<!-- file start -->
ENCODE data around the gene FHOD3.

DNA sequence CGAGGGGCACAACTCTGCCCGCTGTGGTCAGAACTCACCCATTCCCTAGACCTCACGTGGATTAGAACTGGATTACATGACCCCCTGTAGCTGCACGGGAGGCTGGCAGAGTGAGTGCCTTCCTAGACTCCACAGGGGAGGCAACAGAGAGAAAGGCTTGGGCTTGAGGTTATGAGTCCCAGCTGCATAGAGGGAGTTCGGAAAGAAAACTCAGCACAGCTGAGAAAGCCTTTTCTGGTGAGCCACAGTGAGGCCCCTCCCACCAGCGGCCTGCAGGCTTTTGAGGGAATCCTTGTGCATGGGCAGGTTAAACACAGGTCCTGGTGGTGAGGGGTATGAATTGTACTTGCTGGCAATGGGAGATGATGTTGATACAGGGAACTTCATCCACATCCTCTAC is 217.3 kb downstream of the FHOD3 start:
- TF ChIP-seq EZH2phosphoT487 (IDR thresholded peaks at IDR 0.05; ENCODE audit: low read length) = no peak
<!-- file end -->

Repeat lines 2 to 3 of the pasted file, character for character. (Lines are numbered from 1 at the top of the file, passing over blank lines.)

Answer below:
DNA sequence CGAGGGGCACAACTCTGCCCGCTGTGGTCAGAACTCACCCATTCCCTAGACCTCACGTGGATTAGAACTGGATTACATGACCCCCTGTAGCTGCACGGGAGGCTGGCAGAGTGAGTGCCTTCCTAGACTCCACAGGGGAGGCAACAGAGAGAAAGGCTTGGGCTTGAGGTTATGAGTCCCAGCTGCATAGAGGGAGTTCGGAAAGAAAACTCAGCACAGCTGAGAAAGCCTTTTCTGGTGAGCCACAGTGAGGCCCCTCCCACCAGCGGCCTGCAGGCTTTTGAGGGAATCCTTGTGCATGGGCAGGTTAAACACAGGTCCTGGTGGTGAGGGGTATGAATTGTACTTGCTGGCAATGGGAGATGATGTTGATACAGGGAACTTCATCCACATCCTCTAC is 217.3 kb downstream of the FHOD3 start:
- TF ChIP-seq EZH2phosphoT487 (IDR thresholded peaks at IDR 0.05; ENCODE audit: low read length) = no peak